The Hidden Victims of Domestic Violence


By Sonia Hickey and Ugur Nedim

What happens to pets during a domestic violence crisis?

Anna Ludvik is someone who can relate numerous heart-wrenching stories about neglect, abuse and the high price of needing to stay with a beloved four legged family member.

From pets tormented and tortured by abusive partners, to women who stay long after they should because they have nowhere to take their pets, and lovingly loyal animals heartbrokenly abandoned when the victim finally has no choice but to flee.

And that’s why Ms Ludvik has started a global movement, spearheaded from Lismore on the far north coast of New South Wales, involving more than 200 domestic violence and animal welfare organisations around the globe.

Lucy’s Project’ aims to raise awareness of the impact domestic violence can have on pets. The organisation recently received an Australia Day Honour, and will host an international conference about domestic violence and pets in Melbourne later this year.

Pets as victims

“We’ve seen animals as victims in many ways, the animal is often attacked instead of the human as a way of psychological control against the human: ‘if you don’t do what I say I’ll do to you what I’ve done to the dog’,” says Anna Ludvik.

“We often see the pets victimised alongside the humans. Often the animal is not physically attacked themselves but it’s been the defender of the human.

“Sometimes we see status dogs where the animal has been used as a way to menace the human victim: ‘If you don’t do what I say I’ll set the dog on you’.”

Staying in abusive relationships

Victims of domestic violence are more likely to stay in an abusive environment if there is nowhere for them to take their four legged friend, with figure suggesting that as many as 40% of women stayed in, or delayed leaving, a violent situation because of a pet.

Ms Ludvik says Lucy’s Project wants to turn that around – to help victims find emergency accommodation that will allow them to keep their pet or, alternatively, to locate safe options for the pet to be looked after until the family is settled away from an abusive environment.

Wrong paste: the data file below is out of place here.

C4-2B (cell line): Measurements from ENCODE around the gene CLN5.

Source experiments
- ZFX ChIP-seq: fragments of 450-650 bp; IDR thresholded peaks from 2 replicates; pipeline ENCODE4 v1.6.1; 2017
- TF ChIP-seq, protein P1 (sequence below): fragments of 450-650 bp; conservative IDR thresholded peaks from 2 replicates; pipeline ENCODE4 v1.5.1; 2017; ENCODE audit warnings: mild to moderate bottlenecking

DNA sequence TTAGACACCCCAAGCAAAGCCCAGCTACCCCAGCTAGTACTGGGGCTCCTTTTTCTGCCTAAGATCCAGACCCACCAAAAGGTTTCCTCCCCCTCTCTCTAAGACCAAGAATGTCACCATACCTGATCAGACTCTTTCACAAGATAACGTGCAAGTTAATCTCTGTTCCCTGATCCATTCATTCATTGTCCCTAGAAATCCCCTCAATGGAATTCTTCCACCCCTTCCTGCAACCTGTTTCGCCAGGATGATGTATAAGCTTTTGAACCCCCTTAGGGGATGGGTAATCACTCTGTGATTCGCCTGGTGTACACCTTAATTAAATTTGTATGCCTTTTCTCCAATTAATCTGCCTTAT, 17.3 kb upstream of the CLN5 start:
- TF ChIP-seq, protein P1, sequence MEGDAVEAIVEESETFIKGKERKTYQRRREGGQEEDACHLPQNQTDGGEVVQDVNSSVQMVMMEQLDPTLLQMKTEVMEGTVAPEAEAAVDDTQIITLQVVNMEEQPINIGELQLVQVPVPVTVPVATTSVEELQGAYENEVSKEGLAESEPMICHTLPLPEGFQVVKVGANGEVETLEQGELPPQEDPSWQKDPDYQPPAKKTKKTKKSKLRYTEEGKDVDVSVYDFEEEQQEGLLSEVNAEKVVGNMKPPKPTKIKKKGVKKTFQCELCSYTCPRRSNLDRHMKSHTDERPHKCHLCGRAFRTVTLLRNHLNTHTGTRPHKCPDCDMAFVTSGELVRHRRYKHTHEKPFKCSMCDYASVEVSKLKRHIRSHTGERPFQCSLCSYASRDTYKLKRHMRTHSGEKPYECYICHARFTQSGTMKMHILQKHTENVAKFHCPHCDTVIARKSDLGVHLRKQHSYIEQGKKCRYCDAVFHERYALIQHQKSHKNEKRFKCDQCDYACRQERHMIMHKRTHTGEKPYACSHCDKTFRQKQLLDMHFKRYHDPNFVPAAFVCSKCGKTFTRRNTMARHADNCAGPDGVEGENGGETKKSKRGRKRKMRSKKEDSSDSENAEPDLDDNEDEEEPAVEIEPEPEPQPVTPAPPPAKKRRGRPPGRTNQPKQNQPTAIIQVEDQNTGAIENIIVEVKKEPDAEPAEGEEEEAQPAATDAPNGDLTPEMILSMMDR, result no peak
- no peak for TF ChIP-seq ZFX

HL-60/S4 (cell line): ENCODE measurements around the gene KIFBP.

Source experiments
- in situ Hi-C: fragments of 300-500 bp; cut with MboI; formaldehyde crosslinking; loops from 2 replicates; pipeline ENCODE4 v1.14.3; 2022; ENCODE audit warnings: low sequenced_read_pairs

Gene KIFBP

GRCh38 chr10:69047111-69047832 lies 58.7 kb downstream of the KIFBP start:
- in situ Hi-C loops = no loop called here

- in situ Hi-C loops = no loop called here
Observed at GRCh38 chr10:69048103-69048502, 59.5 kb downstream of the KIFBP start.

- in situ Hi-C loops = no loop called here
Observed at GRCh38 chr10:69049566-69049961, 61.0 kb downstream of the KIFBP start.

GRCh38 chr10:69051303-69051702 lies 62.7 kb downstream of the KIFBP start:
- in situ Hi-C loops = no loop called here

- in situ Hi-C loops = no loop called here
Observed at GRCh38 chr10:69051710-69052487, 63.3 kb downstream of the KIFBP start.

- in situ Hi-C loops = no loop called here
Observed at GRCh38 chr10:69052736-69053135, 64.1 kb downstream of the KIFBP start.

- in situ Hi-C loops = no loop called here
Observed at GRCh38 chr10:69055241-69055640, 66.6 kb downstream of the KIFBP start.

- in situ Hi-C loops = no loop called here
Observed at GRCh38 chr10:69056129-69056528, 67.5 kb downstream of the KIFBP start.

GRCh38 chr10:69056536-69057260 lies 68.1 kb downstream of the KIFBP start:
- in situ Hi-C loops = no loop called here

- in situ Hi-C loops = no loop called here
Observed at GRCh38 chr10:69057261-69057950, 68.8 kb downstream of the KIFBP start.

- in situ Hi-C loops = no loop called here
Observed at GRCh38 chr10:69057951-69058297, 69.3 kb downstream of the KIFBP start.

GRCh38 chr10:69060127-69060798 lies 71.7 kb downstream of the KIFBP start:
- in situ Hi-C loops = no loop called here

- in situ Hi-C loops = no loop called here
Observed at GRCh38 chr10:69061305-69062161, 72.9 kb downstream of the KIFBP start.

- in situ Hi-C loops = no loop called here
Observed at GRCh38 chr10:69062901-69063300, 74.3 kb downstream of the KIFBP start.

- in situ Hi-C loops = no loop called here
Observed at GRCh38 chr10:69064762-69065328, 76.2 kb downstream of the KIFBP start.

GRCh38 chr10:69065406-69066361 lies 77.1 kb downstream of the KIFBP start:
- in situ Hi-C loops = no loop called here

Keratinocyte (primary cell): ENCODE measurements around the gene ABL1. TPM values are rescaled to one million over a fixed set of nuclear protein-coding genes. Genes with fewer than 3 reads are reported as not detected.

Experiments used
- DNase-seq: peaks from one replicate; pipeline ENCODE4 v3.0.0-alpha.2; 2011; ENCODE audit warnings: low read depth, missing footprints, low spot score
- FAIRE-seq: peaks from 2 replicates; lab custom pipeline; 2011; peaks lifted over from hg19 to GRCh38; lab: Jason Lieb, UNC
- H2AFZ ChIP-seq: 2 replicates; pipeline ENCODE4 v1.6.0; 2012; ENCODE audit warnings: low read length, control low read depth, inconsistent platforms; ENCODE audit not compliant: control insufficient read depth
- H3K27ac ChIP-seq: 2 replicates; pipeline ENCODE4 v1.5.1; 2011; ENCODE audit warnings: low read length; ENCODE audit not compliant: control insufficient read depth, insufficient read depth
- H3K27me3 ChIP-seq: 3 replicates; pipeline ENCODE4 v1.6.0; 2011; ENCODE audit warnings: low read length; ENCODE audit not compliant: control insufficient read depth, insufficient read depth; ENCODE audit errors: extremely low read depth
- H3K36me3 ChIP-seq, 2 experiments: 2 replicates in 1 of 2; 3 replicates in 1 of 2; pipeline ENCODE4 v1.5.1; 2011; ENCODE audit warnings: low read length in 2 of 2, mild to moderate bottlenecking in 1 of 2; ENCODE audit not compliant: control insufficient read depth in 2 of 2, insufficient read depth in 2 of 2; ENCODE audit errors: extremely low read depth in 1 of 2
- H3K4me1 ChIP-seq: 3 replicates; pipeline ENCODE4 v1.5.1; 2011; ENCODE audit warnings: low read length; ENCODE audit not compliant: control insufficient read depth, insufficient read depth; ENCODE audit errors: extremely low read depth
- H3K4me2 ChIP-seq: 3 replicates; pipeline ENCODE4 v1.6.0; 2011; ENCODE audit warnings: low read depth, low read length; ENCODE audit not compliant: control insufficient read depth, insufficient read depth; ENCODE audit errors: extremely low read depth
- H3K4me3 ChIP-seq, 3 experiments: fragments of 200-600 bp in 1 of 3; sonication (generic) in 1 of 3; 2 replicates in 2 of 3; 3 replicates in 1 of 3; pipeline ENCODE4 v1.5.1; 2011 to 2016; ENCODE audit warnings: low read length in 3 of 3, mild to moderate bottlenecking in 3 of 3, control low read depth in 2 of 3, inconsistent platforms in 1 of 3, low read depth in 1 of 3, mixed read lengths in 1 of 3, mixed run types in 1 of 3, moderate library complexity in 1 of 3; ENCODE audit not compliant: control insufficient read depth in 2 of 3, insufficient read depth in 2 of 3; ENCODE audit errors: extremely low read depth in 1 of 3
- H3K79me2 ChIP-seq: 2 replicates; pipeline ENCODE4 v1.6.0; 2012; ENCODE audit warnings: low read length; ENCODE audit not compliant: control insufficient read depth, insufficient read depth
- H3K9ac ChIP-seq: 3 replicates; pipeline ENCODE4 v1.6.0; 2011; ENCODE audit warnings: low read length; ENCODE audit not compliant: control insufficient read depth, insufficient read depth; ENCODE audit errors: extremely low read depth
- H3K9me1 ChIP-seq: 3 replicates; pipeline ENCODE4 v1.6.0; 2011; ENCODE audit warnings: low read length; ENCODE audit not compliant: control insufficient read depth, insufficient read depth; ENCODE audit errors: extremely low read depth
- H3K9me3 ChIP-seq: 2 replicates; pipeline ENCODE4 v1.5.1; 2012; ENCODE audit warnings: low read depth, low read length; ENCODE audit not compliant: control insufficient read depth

One animal rescuer says about 30 per cent of the pets she looks after have come from abusive homes, and that rescue organisations are struggling to keep up with demand.

‘It’s only a dog’

Those with pets know they can become much more than ‘just an animal’, and frontline workers point out that breaking the bond in times of crisis can add to the emotional trauma of domestic violence – for both the human and pet.

Victims relate stories about their pets providing comfort during hopeless times – and even being their reason to keep living.

Although some may not understand why a party would stay in a violent relationship for the sake of a pet, one victim tried to explain it by saying – “You’d never say to a woman, ‘pick which child you are going to take with you’, you’d take them all.”

Pets are, however, starting to be formally recognised as victims of domestic violence, with the Victorian Government dedicating $100,000 in 2015 to fund protection programs for pets of those fleeing abusive relationships.

Partner violence

Australian Bureau of Statistics (ABS) data suggests that 17% of women (about 1.6 million) and 6% of men (547,600) have experienced violence by a partner.

And in the past few years, many victims have publicly shared their harrowing stories on forums such as the ABC’s Open Drum, in an effort to help people understand what constitutes domestic violence and why it is not easy to simply leave a violent situation.

A significant amount of government funding has also been directed towards frontline domestic violence services, but many feel we still have a long way to go in order to address the situation.


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